IIIF Image Requests with Go

February 15, 2024

I created and open-sourced a Go package dedicated to parsing and validating IIIF Image API 3.0 request parameters. Unlike related libraries, it does not try to support a specific image processing runtime. I designed it for a frontend service needing to process and route requests to upstream cache and image RPC services.

Parsing Image Requests

It's a standard Go module that can be imported in any project. The "v3" part refers to the IIIF specification version – I'm not trying to version the package at this point. One or both of the following imports will typically be used.

import (
  iiifimageapi "github.com/dpb587/go-iiif-image-api-v3"

The ParseRawParams function can be used to parse the image parameters from a request URI. Depending on the HTTP routing framework, the parameters may already be split and decoded to build the RawParams slice.

var params = imagerequest.RawParams{"pct:25,25,50,50", "max", "90", "default.png"}

parsedParams, err := imagerequest.ParseRawParams(params)

Basic validation will be performed to ensure text and numbers are used according to the spec, and to make sure there are no unexpected modifier characters. If something goes wrong, an InvalidValueError type will be returned. Typically the error would be propagated back to a client as an HTTP 400 error. An example error looks like the following.

// "parsing region: percents[0]: invalid value (expecting float, range [0, 100])"

Without an error, the parameters have met the requirements of an IIIF Image request, and the parsedParams of low-level values will look like the following.

  RegionIsEnum:    false,
  RegionEnum:      "",
  RegionIsPercent: true,
  RegionPercent:   [4]float32{25, 25, 50, 50},
  RegionPixels:    [4]uint32{0x0, 0x0, 0x0, 0x0},

  SizeIsConfined: false,
  SizeIsUpscaled: false,
  SizeIsEnum:     true,
  SizeEnum:       "max",
  SizeIsPercent:  false,
  SizePercent:    float32(0),
  SizePixels:     [2]*uint32{nil, nil},

  RotationIsMirrored: false,
  RotationAmount:     float32(90),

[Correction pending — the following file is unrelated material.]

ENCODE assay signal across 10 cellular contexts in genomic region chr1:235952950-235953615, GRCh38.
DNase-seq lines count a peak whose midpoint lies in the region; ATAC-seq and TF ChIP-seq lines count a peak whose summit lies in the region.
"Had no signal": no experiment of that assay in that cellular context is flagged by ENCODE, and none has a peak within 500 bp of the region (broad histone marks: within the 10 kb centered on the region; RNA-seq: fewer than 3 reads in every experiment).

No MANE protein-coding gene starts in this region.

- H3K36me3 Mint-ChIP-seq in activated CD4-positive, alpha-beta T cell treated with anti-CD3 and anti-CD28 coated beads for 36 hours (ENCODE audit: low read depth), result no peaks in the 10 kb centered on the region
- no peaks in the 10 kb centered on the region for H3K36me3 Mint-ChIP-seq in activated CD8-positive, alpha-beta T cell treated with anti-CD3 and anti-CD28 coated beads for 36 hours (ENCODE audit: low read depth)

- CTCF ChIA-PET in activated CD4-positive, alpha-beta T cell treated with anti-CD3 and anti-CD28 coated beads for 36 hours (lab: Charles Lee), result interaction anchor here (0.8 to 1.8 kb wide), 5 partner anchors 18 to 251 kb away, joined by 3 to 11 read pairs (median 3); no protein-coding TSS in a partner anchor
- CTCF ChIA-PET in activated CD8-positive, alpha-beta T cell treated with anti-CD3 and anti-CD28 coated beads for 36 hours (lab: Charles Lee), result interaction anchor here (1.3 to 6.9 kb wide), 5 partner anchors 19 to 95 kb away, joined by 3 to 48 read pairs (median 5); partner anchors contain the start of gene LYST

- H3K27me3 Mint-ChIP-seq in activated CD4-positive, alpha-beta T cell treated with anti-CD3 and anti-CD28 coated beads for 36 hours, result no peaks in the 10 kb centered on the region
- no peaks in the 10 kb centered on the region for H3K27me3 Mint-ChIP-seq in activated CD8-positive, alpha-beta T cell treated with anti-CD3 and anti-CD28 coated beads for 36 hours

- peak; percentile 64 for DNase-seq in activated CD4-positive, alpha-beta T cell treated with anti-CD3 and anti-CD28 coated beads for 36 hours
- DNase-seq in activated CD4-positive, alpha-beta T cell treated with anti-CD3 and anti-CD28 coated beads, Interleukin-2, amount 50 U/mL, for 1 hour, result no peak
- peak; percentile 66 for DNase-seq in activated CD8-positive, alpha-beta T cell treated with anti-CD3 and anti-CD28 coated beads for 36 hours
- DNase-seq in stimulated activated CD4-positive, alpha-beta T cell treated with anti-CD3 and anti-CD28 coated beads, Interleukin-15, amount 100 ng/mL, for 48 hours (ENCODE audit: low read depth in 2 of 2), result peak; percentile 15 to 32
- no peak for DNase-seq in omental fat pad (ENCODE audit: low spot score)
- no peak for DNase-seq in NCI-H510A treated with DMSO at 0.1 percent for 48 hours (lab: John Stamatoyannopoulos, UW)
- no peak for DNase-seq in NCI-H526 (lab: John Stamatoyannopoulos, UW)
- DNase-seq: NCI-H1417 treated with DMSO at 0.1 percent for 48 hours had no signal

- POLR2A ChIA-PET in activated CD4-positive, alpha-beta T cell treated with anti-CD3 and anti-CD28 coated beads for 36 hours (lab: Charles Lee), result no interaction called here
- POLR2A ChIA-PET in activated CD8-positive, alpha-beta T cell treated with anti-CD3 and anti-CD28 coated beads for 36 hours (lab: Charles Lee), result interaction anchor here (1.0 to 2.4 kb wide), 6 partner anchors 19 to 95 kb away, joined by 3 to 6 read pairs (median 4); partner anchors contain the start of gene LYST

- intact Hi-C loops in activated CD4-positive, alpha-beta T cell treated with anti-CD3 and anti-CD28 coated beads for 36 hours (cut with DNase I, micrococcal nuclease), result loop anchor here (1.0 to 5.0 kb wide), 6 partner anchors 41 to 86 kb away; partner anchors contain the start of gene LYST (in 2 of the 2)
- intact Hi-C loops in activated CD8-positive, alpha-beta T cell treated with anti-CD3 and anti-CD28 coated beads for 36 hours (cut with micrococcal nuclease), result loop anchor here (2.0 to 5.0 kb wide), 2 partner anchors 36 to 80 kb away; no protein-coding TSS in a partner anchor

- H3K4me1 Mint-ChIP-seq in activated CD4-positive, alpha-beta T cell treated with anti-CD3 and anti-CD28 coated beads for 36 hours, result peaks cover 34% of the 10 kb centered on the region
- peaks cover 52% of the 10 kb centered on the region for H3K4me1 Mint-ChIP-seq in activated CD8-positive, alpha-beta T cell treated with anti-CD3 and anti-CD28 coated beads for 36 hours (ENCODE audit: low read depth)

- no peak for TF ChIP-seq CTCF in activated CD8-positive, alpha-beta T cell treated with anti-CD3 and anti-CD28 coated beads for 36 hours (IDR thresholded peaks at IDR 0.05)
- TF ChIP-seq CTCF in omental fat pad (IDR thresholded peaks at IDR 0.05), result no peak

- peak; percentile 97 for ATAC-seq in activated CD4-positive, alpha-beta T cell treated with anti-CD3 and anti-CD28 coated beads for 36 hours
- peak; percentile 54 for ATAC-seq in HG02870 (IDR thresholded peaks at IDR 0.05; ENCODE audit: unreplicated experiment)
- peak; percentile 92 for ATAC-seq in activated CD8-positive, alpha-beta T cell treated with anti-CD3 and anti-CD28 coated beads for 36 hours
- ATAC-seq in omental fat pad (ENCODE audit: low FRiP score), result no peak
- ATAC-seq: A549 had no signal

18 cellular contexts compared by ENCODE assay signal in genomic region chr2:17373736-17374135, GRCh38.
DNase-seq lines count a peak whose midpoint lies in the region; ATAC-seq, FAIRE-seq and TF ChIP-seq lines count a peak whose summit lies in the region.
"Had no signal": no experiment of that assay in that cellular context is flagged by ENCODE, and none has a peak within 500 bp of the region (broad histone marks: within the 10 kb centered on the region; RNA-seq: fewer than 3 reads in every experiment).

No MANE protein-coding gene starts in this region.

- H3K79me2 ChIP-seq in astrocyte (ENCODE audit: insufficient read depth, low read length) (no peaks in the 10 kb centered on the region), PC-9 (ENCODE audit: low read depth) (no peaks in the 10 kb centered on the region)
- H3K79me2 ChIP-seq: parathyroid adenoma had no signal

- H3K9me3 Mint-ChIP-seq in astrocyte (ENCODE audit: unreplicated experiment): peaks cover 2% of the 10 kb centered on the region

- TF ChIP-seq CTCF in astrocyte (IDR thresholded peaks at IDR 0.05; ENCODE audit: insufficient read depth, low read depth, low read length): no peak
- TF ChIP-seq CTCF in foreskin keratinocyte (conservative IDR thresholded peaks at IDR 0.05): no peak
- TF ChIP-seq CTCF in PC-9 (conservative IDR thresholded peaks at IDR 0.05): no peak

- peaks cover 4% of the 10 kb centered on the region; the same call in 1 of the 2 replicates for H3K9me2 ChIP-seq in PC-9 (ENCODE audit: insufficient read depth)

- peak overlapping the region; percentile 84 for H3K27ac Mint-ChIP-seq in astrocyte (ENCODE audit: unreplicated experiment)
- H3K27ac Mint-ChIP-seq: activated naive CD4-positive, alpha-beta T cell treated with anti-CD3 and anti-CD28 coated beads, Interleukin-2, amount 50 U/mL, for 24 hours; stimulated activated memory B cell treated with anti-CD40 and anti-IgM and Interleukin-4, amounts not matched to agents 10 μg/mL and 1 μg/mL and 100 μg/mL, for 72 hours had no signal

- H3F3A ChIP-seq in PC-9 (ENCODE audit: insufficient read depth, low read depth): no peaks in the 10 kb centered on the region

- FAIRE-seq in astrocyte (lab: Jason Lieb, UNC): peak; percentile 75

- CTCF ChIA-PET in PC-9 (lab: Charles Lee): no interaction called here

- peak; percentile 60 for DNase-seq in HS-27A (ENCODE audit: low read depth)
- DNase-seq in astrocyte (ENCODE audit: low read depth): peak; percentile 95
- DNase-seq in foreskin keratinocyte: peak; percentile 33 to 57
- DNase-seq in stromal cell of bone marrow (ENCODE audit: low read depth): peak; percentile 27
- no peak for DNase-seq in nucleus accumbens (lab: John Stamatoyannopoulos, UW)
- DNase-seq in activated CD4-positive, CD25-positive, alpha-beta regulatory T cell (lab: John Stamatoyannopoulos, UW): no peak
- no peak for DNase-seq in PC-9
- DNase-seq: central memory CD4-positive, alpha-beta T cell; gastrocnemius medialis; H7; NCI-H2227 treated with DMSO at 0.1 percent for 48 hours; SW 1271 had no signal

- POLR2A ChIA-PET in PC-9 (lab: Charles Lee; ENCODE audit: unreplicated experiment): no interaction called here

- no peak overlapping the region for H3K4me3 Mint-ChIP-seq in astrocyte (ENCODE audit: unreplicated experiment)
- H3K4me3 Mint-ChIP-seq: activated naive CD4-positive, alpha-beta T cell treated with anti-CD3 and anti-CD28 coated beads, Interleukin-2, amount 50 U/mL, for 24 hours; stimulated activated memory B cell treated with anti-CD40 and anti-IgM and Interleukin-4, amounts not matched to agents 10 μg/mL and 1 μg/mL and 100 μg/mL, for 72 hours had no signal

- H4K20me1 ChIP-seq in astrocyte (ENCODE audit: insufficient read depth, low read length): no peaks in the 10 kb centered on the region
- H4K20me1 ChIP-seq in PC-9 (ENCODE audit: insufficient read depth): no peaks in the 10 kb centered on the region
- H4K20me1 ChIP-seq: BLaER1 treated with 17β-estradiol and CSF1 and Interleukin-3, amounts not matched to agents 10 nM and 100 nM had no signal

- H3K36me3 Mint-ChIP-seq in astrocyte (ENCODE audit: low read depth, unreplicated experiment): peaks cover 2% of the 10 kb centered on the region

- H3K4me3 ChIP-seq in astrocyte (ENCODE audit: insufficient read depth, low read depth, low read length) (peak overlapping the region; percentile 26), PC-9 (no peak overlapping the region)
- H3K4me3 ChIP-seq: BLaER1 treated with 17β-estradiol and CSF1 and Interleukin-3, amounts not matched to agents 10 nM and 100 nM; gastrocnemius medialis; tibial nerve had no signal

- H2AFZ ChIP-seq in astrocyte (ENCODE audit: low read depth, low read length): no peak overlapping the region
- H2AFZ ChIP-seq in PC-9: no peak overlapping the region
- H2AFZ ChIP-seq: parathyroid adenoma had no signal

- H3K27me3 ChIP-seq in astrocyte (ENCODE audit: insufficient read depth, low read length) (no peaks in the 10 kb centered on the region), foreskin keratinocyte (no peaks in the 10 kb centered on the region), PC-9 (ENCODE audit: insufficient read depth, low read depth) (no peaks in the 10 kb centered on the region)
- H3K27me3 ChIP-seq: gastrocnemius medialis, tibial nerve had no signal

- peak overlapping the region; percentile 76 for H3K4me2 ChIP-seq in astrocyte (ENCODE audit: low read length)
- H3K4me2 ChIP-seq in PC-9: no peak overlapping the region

Quality: "default",

  Format: "png",

If you only needed to filter requests for spec-valid parameters, you could now safely forward the request directly to an upstream image server. Use the original request URI, or you can use parsedParams.String() to get a reconstructed IIIF Image Request path.

Resolving with Image Metadata

Although the parameters are spec-valid, there are two other factors which can affect the validity, too:

  1. Image metadata, including height and width, helps make sure requests don't exceed the readable dimensions.
  2. Optional API features which may or may not be offered for images. For example, whether or not an image can be upscaled from its intrinsic size to a larger size.

The image metadata typically requires an external lookup to a cache or object store, so it doesn't always make sense to perform it outside an image processor. But if that metadata is available, you can call parsedParams.Resolve to further validate and transform a request.

resolvedParams, err := parsedParams.Resolve(imagerequest.ResolveOptions{
  ImageInformation: iiifimageapi.ImageInformation{
    Profile: iiifimageapi.ComplianceLevel2Name,
    Width:   3024,
    Height:  4032,
  DefaultQuality: "color",

If there's an error, it will be one of InvalidValueError (e.g. referring to pixels outside the image's dimensions) or FeatureNotSupportedError (e.g. trying to upscale when it's not allowed). Otherwise, in a successful call, the resolvedParams offers the following functions to access the resulting values.

resolvedParams.RegionPixels()     // [4]uint32{756, 1008, 1512, 2016}
resolvedParams.SizePixels()       // [2]uint32{1512, 2016}
resolvedParams.RotationIsMirred() // false
resolvedParams.RotationAmount()   // float32(90)
resolvedParams.Quality()          // "color"
resolvedParams.Format()           // "png"